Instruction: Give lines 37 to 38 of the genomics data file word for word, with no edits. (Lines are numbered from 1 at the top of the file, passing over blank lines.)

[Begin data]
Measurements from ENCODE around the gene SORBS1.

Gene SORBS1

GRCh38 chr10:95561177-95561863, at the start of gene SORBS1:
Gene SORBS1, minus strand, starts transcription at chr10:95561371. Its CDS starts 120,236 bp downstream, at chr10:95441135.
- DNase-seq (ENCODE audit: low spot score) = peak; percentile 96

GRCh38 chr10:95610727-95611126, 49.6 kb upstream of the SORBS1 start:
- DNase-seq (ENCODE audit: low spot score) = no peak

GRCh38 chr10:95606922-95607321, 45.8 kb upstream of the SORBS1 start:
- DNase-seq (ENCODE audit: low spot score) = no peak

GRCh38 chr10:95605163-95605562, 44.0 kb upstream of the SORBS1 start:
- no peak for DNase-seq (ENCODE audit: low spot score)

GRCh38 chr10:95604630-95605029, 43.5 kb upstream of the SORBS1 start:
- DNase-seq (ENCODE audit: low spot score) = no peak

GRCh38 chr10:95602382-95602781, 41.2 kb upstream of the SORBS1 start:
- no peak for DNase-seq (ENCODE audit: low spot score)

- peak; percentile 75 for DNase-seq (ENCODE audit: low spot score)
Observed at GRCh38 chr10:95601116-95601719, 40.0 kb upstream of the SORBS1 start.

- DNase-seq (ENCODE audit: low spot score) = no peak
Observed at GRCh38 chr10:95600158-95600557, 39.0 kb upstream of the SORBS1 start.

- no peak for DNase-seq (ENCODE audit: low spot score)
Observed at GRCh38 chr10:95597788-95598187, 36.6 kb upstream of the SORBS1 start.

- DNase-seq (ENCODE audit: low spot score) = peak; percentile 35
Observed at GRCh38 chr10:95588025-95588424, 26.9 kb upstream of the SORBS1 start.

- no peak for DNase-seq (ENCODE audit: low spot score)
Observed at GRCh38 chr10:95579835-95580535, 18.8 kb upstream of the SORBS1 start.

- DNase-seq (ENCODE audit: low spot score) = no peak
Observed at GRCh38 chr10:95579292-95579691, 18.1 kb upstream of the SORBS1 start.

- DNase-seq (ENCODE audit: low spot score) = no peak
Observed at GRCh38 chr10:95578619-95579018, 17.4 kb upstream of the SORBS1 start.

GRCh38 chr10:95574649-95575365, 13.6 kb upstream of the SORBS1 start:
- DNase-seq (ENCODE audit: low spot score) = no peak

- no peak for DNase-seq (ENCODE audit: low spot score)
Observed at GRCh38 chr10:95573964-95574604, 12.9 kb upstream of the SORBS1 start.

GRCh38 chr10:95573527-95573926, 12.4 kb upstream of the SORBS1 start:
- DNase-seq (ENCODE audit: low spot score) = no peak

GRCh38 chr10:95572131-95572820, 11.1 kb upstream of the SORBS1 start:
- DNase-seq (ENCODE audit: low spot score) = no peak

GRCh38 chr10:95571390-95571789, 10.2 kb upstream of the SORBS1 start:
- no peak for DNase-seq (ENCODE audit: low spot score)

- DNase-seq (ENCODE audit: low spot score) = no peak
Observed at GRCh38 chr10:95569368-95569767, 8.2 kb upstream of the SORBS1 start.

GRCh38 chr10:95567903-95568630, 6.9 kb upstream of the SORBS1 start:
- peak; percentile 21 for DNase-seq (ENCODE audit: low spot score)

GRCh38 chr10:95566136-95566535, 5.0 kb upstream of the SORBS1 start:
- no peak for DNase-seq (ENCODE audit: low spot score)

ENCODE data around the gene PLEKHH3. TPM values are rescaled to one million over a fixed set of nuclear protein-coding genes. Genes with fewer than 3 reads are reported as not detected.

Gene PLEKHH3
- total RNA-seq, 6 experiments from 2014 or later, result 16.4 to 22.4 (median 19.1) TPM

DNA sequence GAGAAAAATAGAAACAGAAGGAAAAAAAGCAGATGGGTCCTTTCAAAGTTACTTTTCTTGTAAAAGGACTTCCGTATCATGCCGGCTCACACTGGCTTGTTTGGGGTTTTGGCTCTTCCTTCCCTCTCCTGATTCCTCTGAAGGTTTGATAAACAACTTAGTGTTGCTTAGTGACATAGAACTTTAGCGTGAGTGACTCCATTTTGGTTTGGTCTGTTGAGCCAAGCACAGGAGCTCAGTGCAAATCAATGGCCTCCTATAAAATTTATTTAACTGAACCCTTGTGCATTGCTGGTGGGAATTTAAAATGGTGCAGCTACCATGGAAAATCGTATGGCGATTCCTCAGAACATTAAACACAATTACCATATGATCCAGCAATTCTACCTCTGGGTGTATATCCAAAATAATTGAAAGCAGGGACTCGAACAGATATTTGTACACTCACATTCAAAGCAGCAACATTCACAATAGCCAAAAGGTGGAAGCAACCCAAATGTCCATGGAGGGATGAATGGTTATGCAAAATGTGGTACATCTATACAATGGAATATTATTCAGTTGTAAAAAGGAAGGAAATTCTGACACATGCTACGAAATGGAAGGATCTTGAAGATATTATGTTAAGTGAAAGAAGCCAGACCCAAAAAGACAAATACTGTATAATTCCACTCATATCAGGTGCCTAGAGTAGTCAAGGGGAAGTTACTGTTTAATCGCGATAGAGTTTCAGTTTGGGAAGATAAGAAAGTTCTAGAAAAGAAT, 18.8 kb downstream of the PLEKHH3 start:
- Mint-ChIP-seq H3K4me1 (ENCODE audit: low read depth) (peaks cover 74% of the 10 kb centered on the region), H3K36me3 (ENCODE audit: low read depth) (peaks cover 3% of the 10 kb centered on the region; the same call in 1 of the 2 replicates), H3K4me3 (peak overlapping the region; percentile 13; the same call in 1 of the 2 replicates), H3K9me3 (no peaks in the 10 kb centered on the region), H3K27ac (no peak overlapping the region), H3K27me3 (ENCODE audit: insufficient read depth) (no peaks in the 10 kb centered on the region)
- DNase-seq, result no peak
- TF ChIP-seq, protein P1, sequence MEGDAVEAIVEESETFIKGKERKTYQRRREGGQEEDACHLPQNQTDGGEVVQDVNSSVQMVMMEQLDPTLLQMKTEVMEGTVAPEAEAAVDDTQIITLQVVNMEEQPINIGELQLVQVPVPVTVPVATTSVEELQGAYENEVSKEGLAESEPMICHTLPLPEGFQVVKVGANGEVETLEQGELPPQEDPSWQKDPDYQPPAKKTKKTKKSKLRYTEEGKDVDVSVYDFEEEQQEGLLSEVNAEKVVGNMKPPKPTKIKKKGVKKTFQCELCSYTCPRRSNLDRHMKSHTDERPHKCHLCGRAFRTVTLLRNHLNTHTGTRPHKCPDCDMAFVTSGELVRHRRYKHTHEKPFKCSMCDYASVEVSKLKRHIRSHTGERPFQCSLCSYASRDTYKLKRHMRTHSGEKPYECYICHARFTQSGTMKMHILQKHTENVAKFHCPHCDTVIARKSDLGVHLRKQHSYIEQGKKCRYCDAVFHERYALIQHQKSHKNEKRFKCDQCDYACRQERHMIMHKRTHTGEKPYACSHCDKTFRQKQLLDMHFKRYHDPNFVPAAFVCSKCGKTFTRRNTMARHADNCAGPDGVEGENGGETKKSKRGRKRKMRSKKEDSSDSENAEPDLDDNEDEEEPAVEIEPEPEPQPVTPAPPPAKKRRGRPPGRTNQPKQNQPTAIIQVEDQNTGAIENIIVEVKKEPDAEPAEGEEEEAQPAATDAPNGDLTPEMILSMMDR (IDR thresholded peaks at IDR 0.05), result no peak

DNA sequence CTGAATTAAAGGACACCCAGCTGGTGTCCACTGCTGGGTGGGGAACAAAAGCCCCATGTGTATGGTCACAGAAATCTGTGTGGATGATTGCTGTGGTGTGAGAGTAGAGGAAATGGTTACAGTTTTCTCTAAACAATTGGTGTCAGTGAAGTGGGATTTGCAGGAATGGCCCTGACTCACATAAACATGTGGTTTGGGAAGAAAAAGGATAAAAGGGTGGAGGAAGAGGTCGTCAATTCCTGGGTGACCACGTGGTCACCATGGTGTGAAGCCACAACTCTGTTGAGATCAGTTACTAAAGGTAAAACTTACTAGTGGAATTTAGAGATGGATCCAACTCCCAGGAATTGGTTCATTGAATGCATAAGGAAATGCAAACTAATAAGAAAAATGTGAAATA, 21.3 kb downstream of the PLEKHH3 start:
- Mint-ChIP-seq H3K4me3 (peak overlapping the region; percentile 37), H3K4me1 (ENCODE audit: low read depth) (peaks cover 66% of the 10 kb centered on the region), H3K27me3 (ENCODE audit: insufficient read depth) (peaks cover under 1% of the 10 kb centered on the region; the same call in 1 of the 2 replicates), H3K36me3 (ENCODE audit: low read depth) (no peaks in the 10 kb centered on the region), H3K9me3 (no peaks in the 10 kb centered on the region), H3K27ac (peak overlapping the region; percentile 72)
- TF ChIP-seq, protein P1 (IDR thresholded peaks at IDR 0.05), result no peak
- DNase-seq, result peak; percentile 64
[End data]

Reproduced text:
- DNase-seq (ENCODE audit: low spot score) = no peak

GRCh38 chr10:95571390-95571789, 10.2 kb upstream of the SORBS1 start: